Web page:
Digital decay erases past web pages

Digital decay erases past web pages

Erased Pages

The internet is often thought of as a permanent record of information, but a new study reveals that a substantial portion of web pages from the past decade has vanished. Researchers at Pew Research Center found that about a quarter of web pages that existed between 2013 and 2023 are no longer accessible. This phenomenon, known as “digital decay,” results in broken links across various websites, including news media, Wikipedia, and government pages. The long-term cost of losing such a vast amount of web content raises concerns about the information we may be missing. To determine the extent of the problem, researchers analyzed a random sample of nearly one million web pages from Common Crawl, an internet archive service. They discovered that 38% of pages from 2013 were inaccessible, while 15% from 2022 and 8% from 2023 were no longer reachable. Pew defined these inaccessible sites as those that no longer exist on their host servers, often resulting in “404 not found” errors. The research also highlighted the presence of broken links in various types of web content. It found that 54% of Wikipedia’s reference sections had at least one broken link, and 23% of news webpages contained dead links.

Digital decay and missing information

Local government websites were particularly affected, with many city government pages exhibiting a high number of broken links. Social media platforms are not immune to digital decay either. Nearly 20% of posts on X, formerly known as Twitter, are no longer publicly visible. Of these, 60% were from accounts that have been made private, suspended, or deleted, while 40% were posts deleted from still-active accounts. “The internet is an unimaginably vast repository of modern life, with hundreds of billions of indexed webpages,” the study authors wrote. “But even as users across the world rely on the web to access books, images, news articles, and other resources, this content sometimes disappears from view.”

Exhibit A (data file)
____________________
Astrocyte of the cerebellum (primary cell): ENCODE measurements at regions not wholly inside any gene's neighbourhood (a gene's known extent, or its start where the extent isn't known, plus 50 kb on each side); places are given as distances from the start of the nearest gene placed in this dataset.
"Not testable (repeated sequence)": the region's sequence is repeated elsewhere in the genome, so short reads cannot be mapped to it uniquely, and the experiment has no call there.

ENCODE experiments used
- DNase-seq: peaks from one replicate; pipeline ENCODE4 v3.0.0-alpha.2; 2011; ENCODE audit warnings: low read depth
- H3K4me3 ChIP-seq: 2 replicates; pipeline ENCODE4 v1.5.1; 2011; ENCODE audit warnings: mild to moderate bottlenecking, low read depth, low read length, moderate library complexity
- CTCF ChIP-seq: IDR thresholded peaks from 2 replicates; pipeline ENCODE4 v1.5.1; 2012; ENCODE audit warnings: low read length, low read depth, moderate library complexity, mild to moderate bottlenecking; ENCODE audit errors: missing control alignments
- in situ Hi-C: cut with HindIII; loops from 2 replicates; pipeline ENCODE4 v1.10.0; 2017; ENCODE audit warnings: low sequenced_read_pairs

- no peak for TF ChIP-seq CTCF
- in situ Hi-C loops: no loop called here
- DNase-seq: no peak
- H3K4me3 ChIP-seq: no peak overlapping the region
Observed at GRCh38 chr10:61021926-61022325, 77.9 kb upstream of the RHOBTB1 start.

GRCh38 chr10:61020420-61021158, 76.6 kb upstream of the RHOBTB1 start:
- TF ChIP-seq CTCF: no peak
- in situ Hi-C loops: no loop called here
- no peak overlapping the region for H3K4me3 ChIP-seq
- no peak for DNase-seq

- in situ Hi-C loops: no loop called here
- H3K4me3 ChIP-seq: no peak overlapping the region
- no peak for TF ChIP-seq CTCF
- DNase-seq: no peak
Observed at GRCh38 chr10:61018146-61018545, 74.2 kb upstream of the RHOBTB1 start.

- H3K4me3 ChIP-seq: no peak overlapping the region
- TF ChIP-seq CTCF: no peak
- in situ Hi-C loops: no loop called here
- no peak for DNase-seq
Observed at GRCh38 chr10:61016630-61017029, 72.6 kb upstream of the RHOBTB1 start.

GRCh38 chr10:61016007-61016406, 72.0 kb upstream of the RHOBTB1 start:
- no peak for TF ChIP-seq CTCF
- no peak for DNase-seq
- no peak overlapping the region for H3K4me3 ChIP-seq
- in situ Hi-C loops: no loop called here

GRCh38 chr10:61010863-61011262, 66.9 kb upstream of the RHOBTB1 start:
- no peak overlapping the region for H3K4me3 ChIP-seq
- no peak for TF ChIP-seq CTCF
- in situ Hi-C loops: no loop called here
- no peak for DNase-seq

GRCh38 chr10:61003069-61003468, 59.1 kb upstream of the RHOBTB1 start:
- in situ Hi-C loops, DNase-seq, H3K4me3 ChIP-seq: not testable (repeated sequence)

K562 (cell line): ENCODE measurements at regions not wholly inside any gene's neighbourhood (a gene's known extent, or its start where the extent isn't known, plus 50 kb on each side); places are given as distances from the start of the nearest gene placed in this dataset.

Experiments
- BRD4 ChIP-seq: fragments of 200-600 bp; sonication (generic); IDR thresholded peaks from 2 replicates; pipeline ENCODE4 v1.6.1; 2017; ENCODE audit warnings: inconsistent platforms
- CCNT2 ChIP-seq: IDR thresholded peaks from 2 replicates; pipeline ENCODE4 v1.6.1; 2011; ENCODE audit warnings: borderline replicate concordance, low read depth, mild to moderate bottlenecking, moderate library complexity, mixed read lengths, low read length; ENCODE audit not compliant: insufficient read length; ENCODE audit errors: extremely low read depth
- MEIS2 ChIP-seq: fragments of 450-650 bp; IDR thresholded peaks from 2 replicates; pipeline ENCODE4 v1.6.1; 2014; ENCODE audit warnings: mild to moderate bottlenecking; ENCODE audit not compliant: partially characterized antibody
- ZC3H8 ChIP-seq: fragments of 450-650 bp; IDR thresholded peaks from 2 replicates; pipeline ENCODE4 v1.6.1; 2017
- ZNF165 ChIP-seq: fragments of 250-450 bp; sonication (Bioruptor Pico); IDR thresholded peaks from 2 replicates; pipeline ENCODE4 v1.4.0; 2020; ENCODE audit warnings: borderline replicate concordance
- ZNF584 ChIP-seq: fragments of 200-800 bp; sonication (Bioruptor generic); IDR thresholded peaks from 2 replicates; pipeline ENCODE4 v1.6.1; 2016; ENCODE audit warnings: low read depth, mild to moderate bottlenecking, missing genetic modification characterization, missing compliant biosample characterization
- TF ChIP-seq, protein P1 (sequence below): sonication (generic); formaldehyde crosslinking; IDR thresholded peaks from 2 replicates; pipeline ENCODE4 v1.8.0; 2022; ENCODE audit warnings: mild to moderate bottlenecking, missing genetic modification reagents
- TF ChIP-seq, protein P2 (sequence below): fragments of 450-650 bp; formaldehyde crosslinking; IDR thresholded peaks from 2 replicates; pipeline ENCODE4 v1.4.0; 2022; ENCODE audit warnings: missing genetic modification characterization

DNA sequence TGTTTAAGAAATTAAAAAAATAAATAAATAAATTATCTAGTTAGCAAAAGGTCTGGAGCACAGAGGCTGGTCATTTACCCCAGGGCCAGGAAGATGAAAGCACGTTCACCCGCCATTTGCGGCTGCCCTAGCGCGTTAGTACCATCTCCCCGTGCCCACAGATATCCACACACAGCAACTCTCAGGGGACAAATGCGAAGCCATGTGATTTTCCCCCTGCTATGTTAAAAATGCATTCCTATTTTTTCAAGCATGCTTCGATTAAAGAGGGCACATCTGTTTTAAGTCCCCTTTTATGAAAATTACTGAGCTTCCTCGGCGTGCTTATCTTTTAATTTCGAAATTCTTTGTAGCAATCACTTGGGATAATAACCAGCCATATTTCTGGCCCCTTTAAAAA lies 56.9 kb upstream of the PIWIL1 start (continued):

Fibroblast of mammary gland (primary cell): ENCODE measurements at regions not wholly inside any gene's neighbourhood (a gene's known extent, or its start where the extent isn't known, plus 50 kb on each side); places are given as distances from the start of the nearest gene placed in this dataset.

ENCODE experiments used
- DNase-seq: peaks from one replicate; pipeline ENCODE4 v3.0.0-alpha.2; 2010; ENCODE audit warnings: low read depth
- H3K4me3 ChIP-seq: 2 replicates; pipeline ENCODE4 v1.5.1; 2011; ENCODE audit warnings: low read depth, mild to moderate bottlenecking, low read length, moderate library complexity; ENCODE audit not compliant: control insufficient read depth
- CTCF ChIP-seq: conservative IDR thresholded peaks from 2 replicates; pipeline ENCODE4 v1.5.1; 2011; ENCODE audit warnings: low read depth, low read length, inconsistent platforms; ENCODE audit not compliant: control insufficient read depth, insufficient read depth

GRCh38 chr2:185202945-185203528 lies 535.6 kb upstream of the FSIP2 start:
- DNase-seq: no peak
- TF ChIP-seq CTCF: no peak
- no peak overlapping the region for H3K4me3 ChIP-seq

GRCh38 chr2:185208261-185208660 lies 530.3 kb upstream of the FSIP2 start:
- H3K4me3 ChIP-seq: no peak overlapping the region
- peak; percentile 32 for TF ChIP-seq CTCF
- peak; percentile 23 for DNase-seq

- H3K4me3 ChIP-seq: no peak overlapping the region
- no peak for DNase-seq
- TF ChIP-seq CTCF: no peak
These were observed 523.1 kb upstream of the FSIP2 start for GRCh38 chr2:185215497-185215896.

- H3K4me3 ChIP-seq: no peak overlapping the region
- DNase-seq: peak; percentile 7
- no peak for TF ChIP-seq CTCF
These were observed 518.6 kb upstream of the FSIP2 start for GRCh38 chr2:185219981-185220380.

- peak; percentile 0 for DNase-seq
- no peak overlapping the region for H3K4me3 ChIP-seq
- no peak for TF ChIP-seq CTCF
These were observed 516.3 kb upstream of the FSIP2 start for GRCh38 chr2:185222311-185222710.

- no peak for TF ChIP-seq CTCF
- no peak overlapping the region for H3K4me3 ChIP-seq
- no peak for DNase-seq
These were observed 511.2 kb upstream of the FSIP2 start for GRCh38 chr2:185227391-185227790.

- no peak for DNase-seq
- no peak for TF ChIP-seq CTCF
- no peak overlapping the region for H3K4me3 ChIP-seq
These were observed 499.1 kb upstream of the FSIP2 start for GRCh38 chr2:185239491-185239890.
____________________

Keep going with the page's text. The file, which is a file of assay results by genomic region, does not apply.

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While some digital losses, like embarrassing photos from MySpace, might not be missed, the overall trend of digital decay threatens to give us an incomplete picture of the web’s evolution. In the past, research involved searching physical libraries or microfilm archives. Today, people assume information will always be available online. However, this assumption is becoming increasingly inaccurate, suggesting that we may have much less information at our fingertips than we realize.


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